In colonial times, Loliondo was reserved for European aristocrats as a hunting ground. Books in the 1950s in which the hunter writers Ernest Hemingway and Robert Ruark portrayed the inhabitants as savages and poachers and called them scoundrels, became famous in the white world. President Roosevelt went on a hunting safari there at the beginning of the last century and Winston Churchill fired from the locomotive of the train from Mombasa to Nairobi.
Kenya banned big game hunting in 1978, but the Tanzanian government believes hunting is the best use of the land and wildlife. The cost of a hunting license can easily run into the tens of thousands of dollars; a hunter brings in many times more than one of the one million tourists who visit the country every year and leave their mark in the parks with their off-road vehicles, where large hotels have been built for them.
Since 1993 Ole Sarabi of Loliondo has opposed the arrival of the Otterlo Business Corporation, a tourist company in the United Arab Emirates, to which the government has allocated the 1,500 square kilometer Pololeti Game Reserve for exclusive use. Members of the royal family and hundreds of other wealthy Arab guests hunt there every year. “The Arabs don’t want to see cows and Maasai. They built a luxury lodge in the mountains and a runway where an Airbus can land. When the king hunts there, he takes his own army and police with him. In 2007 they first started burning our kraals to force us to leave the area for the hunters.”
Loliondo became the focus of the crisis in June. The Maasai again resisted evictions and demarcations, security forces used tear gas and shots were fired. “When we refused to leave, the police started shooting at us,” Ole Sarbabi says. A police officer was killed, several injured and a few hundred Maasai fled across the border into Kenya. “This incident has traumatized the entire community; young people are now ready to take up arms.”
No stone houses
The Maasai went to court in Arusha for the first time in 2017 to stop hunting in their area. The state owns all land in Tanzania, “but the government cannot just give away land from the Maasai to the Arabs. The government wants to take their village land, which is against the law,” said Donald Diya, a lawyer for the Pan-African Union of Lawyers (PALU) which is assisting with the lawsuits.
Diya thinks the current nature policy is outdated and calls it ‘fortress conservation’. “It is one of the least populated areas of Tanzania, where the Maasai coexist peacefully with the wild animals. To protect the Garden of Eden you have to work with the people, but the government strategy is to clear the area of people.”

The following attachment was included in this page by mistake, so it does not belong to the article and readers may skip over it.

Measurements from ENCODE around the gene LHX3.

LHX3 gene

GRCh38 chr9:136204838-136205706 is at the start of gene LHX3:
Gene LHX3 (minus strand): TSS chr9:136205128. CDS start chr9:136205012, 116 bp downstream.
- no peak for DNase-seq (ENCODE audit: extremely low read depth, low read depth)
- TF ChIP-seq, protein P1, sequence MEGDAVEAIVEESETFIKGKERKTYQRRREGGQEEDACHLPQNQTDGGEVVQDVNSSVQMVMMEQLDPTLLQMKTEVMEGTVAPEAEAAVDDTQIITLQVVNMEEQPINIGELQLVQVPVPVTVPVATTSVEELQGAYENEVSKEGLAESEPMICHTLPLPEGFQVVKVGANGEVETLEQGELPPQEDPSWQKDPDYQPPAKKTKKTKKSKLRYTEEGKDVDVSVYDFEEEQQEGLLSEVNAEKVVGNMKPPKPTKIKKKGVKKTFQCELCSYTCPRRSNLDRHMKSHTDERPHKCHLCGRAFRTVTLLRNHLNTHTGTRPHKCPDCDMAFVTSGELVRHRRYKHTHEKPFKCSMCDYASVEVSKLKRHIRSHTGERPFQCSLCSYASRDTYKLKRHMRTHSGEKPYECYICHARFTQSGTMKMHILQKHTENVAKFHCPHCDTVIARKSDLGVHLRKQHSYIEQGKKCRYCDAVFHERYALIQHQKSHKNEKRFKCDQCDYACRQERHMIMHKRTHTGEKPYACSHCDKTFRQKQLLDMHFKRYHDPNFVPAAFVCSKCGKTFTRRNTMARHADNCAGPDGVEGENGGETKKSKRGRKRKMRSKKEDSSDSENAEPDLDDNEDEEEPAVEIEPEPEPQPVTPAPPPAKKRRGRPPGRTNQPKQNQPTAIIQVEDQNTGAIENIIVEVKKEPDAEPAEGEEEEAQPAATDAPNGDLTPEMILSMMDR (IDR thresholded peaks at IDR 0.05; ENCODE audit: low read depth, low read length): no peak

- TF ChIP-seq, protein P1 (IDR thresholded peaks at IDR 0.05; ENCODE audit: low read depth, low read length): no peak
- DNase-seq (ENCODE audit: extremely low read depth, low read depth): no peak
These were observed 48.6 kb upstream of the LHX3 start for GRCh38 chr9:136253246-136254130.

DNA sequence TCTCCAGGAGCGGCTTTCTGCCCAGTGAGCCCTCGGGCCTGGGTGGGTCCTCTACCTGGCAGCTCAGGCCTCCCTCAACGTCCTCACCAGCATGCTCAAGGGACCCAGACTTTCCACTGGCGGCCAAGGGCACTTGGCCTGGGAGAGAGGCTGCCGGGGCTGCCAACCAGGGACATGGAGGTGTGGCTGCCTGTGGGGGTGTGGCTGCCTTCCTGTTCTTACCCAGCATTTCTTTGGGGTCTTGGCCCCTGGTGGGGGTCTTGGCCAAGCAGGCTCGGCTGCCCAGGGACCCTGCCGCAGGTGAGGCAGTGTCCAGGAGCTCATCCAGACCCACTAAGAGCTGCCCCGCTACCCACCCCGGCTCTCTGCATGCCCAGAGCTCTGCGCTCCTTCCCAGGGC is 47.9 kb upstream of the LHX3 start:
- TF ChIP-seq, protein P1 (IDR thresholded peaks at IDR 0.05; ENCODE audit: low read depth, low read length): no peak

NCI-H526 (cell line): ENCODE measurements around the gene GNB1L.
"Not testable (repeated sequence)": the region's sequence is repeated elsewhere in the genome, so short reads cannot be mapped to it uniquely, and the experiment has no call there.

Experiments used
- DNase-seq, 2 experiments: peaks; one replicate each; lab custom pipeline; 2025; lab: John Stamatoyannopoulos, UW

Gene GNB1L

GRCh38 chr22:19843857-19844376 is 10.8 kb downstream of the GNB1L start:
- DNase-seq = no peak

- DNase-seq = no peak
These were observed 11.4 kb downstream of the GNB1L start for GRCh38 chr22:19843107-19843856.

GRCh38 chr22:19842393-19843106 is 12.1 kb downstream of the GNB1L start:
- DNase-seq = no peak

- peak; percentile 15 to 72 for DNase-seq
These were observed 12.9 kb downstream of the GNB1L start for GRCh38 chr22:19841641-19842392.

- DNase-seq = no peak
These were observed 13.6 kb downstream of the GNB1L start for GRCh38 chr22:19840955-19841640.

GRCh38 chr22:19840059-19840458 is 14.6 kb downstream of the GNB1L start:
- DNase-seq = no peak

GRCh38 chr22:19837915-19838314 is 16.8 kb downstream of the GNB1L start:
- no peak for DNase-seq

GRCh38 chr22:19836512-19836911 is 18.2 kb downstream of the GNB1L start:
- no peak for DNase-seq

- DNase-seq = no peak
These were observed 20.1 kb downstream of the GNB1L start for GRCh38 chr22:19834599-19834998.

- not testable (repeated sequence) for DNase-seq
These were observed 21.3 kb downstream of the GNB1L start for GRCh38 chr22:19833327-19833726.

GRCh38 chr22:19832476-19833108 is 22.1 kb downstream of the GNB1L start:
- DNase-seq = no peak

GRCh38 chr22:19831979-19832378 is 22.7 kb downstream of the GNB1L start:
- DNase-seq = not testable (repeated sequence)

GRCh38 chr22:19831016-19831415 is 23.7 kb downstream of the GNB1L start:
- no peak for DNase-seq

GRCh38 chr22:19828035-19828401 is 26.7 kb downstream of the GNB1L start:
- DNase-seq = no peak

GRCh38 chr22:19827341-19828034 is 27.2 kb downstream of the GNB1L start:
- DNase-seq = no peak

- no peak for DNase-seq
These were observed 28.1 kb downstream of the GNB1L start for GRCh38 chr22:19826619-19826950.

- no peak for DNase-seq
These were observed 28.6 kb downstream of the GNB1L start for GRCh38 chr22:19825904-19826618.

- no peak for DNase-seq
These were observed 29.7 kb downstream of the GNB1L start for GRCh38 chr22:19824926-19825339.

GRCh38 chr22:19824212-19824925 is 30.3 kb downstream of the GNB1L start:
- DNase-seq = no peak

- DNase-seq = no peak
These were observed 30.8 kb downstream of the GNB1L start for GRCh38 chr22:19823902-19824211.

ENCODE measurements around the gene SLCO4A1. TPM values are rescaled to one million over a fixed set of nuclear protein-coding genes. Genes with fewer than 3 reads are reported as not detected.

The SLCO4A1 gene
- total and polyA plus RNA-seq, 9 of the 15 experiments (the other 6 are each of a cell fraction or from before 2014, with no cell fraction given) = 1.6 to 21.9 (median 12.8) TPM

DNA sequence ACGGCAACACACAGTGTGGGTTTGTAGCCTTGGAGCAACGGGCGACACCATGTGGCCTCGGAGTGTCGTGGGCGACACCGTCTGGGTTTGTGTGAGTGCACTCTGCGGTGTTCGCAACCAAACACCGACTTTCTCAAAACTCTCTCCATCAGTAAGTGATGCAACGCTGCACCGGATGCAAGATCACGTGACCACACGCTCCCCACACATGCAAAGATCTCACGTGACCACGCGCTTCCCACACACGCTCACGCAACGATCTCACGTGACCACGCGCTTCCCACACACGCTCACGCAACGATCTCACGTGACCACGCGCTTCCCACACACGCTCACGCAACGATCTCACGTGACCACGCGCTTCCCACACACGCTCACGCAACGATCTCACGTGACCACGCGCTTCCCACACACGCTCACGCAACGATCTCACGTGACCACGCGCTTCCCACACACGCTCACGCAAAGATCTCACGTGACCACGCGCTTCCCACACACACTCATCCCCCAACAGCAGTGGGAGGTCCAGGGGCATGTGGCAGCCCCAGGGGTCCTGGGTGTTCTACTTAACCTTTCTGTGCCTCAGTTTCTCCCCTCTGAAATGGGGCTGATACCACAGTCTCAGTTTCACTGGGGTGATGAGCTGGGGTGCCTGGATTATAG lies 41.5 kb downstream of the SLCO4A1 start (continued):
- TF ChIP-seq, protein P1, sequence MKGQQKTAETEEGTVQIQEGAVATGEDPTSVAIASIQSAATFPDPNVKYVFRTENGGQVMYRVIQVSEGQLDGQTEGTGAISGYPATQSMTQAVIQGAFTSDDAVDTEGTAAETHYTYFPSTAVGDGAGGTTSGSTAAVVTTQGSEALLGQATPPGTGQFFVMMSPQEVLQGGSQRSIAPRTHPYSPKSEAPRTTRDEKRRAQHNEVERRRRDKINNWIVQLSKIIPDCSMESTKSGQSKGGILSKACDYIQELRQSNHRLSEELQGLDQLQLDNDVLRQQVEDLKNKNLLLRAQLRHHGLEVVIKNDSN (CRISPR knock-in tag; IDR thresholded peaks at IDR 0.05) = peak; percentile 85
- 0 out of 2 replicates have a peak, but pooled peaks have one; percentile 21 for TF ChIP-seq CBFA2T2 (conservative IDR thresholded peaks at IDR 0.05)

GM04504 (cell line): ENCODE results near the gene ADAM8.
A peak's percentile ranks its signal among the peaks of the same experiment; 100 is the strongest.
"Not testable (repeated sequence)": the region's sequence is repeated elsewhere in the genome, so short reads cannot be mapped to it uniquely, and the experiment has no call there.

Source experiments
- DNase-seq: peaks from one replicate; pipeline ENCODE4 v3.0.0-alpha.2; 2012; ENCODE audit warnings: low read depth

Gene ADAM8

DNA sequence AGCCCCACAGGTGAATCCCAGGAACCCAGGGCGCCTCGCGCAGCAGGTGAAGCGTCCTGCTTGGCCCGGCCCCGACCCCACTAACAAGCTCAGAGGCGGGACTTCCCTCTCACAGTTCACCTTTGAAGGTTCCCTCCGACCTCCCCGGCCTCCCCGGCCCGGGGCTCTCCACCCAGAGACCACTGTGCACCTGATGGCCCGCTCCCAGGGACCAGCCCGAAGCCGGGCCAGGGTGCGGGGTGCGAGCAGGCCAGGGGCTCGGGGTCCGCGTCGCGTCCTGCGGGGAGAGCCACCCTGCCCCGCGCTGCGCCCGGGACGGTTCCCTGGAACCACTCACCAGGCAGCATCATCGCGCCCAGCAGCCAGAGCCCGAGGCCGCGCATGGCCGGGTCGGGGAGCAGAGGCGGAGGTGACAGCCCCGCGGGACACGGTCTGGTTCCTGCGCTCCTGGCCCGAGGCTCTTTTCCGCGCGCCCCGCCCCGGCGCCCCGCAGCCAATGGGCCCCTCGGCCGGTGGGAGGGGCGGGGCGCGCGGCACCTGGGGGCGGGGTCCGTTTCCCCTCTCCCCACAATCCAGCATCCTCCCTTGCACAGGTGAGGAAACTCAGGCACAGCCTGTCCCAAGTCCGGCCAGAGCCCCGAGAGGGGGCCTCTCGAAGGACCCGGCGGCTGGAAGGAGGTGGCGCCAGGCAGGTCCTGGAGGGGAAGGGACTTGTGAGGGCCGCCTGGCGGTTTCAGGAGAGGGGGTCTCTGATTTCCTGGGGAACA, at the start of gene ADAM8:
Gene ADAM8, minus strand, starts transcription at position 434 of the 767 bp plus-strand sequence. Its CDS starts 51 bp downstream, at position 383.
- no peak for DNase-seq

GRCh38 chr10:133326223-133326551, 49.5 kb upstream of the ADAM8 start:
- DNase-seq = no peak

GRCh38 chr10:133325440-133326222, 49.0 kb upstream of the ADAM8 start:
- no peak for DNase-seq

Since its first post-independence president, the socialist Julius Nyerere, Tanzania has always been governed on a strong nationalist basis, averse to tribalism. The country does not subscribe to the special rights recognized by the UN for so-called ‘indigenous peoples’. Nyerere adopted Grzimek’s old policy: around the Ngorongoro crater, the Maasai had to remain “primitive”, they were not allowed to farm and build stone houses with story’s. “You are being stopped at the gate when you try to enter the reserve with a door or toilet for your house,” says a Maasai. “And also we would like to ride a moped sometimes.”
A senior official in the area calls it “a sensitive matter” and therefore does not want his name in the newspaper. He defends the displacement of the Maasai who still live around the crater. “They are better off in the new villages that the government is now establishing for them in southern Tanzania,” he says. According to him, the soil is suffering from the increased pressure from people and livestock. “People who say otherwise refuse to change.”
According to the Maasai, there are no indications that the area is being eaten bare by their cattle due to the increased population. According to them, the wildlife population is not declining either. The Maasai do not hunt. They graft their way of life onto nature and have an intimate knowledge of it. They understand the sounds of birds and animals and part of the year their cows graze next to the zebras. “It’s racism,” says Ole Shangay. “There is no better way to explain the madness of this colonial form of conservation – that we have to leave our homeland so that others, whether white tourists, royalty or wealthy urbanites, can use our pasturelands as their playground.”
This article was first published in the Netherlands newspaper NRC on 12-12-2022